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The Grevy's zebra (Equus grevyi) is one of Africa's most endangered large mammals. Once hunted for its magnificent skin, the Grevy’s zebra is now threatened by habitat loss due to land degradation, limited access to water, poaching, and disease.
Grevy’s Zebra Trust (GZT) works exclusively with local communities in northern Kenya to protect the Grevy’s zebra and its habitat. The GZT approach is founded on the intrinsic link between the Grevy’s zebra and human livelihoods, and the fragile ecosystem they both rely on to survive.
The Nkirreten Project, located in Samburu County, Kenya, establishes a crucial connection between wildlife conservation and women's empowerment. Specifically, the project is designed to protect the endangered Grevy's zebra while empowering local women through the production of reusable zebra-striped sanitary pads.
The production of these pads is an income-generating activity for the women, and the use of pads contributes to preserving the dignity of the communities’ women and school-going girls in the region. The participating women and school-age girls learn not only about conservation but also about menstrual health and how to use the pads hygienically. The program also ensures that girls are not missing out on their education due to lack of sanitary pad supplies. Also, as the pads are reusable, this reduces environmental waste in the Samburu region.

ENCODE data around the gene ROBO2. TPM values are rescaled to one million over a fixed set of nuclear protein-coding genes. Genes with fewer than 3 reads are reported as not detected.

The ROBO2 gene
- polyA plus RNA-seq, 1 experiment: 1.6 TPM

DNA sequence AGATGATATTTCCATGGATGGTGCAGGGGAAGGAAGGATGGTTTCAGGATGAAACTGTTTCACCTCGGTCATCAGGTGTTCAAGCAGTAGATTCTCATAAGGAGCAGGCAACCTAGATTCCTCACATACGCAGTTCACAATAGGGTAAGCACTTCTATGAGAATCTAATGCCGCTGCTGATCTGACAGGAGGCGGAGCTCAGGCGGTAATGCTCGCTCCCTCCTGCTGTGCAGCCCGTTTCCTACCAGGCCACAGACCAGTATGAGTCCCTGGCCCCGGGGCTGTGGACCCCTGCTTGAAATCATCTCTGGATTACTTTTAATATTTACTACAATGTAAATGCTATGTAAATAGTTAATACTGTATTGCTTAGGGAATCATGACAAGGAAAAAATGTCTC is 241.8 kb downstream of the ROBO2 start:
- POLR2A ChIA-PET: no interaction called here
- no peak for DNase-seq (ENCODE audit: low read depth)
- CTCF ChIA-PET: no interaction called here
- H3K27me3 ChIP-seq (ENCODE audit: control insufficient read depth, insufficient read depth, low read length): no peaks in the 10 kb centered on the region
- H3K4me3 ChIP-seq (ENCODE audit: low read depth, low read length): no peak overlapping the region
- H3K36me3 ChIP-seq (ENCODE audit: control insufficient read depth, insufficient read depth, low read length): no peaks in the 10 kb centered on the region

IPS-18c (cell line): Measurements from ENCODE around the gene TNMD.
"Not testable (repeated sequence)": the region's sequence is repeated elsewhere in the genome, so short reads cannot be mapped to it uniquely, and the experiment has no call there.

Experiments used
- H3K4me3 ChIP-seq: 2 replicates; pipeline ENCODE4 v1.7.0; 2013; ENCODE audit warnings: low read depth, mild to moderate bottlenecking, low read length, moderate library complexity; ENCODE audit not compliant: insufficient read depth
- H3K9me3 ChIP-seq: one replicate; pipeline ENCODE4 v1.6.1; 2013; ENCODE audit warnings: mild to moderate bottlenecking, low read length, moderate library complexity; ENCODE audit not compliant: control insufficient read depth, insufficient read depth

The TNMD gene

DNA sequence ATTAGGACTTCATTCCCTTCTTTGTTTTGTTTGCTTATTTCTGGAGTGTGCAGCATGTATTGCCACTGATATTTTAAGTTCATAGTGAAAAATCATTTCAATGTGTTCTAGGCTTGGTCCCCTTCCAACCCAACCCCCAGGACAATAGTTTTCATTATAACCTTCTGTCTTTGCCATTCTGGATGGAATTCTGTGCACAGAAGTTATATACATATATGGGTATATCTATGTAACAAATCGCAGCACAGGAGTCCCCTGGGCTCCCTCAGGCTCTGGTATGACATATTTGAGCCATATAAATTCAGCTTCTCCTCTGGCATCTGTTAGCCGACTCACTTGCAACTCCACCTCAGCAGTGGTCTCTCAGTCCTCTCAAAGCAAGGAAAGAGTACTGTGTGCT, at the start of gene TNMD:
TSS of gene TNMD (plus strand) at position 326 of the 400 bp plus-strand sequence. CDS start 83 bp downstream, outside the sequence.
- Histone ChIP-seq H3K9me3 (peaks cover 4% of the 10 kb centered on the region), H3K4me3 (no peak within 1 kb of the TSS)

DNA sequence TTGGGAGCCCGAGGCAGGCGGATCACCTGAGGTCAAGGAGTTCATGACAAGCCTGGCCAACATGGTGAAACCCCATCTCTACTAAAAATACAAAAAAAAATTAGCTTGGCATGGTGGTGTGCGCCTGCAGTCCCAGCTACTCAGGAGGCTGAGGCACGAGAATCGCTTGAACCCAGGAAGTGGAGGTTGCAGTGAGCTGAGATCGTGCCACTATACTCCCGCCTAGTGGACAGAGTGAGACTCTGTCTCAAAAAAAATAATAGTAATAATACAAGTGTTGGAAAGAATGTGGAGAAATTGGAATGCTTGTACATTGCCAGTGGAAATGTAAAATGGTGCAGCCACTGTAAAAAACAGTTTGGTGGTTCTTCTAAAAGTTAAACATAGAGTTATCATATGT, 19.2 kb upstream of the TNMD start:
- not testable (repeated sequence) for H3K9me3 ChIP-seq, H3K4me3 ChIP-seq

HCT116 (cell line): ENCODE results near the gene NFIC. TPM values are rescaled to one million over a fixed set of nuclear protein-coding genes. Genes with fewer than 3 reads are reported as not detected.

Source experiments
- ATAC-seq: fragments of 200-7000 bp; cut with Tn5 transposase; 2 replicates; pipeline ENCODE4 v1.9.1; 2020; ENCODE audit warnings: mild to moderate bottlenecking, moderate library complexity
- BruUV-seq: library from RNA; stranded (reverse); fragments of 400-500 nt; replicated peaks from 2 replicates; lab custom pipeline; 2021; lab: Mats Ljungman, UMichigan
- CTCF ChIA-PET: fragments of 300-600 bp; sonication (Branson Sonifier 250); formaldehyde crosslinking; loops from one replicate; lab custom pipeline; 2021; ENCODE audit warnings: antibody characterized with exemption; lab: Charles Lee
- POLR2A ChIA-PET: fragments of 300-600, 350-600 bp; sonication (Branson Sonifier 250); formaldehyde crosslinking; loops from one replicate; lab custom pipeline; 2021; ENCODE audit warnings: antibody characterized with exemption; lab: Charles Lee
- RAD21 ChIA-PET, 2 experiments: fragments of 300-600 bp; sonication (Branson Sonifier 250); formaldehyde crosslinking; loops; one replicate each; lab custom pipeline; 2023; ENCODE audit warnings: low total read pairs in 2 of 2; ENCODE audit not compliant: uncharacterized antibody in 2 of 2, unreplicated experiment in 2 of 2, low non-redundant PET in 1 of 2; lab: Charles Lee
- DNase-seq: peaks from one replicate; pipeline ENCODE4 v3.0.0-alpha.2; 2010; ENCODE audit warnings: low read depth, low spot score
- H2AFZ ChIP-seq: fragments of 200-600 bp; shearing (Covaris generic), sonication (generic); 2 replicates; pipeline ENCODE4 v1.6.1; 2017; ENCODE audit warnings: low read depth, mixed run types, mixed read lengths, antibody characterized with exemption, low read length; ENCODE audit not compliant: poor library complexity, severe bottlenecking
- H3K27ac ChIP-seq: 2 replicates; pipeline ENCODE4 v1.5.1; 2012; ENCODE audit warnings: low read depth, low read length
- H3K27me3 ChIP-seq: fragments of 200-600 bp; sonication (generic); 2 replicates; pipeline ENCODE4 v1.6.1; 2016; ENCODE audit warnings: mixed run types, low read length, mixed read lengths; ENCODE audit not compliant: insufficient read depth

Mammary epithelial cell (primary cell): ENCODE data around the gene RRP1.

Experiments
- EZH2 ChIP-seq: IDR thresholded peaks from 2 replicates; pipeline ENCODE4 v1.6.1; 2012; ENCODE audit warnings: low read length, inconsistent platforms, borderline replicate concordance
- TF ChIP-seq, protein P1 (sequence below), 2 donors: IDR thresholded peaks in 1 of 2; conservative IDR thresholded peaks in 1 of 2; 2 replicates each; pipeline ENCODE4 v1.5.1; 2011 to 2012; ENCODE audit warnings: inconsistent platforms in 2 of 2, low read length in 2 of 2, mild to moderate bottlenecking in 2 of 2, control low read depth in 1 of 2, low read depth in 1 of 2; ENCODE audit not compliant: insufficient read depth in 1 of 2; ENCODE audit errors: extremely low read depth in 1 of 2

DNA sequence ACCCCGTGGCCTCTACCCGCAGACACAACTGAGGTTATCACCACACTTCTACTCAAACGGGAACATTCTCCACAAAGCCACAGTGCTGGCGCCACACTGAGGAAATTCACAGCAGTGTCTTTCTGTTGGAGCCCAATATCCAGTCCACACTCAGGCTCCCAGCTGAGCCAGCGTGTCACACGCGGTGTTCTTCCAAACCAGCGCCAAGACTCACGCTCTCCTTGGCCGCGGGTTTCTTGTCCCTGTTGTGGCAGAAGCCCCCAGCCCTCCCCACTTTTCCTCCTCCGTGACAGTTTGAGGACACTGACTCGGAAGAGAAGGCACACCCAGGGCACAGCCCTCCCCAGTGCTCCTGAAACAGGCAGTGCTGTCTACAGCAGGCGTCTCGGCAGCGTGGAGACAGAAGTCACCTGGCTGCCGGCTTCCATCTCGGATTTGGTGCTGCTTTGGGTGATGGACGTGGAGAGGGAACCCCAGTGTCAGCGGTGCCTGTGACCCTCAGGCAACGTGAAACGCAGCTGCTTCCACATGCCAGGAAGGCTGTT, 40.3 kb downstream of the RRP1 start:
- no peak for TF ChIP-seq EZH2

In 2020 and 2021, we successfully raised awareness within the Saasab and Naisunyai communities, distributing 300 pads to local women as part of these efforts. We have also distributed pads to 13 schools across Westgate, Kalama, Namunyak, and Maibae Conservancies, benefiting both primary and secondary school girls. In total, 1,117 pads have been distributed to support their educational pursuits.
The zebra-striped design of these pads not only serves as a practical solution but also serves as a symbol that raises awareness about the ongoing conservation efforts. This initiative is further strengthened through partnerships with local schools and local women, fostering a sense of community engagement and promoting both wildlife conservation and sustainable livelihoods.
The project has encountered challenges in raising awareness in some remote communities but has witnessed considerable success in empowering women economically and educating them about conservation. Positive attitudes from participants have been observed, as evidenced by feedback and engagement in community initiatives.
“Am so happy to see my fellow community women and teenage girls visit me and see how I make the reusable pads are able to easily access the pads anytime they are in need them,” says Naimutie from Nkutuk Ongiron village.
“My family is now happy because I can provide food for them from my work of making pads and am also able to pay school fees for my schooling kids and at the same time take care of my blind husband and my deaf sister,” says Masia from Nkutuk Ongiron village.
“My husband was a ranger a conservancy taking care of wild before he got sick and paralysed. He is now happy that am able to provide for him and children through conservation of Grevy’s zebra,” says Ntiliken from Naisunayai village.
The project aims to expand its reach to more schools and communities in 2024, continuing to integrate conservation awareness and empowerment. This approach aligns with GZT's holistic conservation strategy, which focuses on benefiting local communities while conserving wildlife.
Yes, you are encouraged to visit the project site to witness its impact firsthand. Contact Belinda Low to arrange a visit.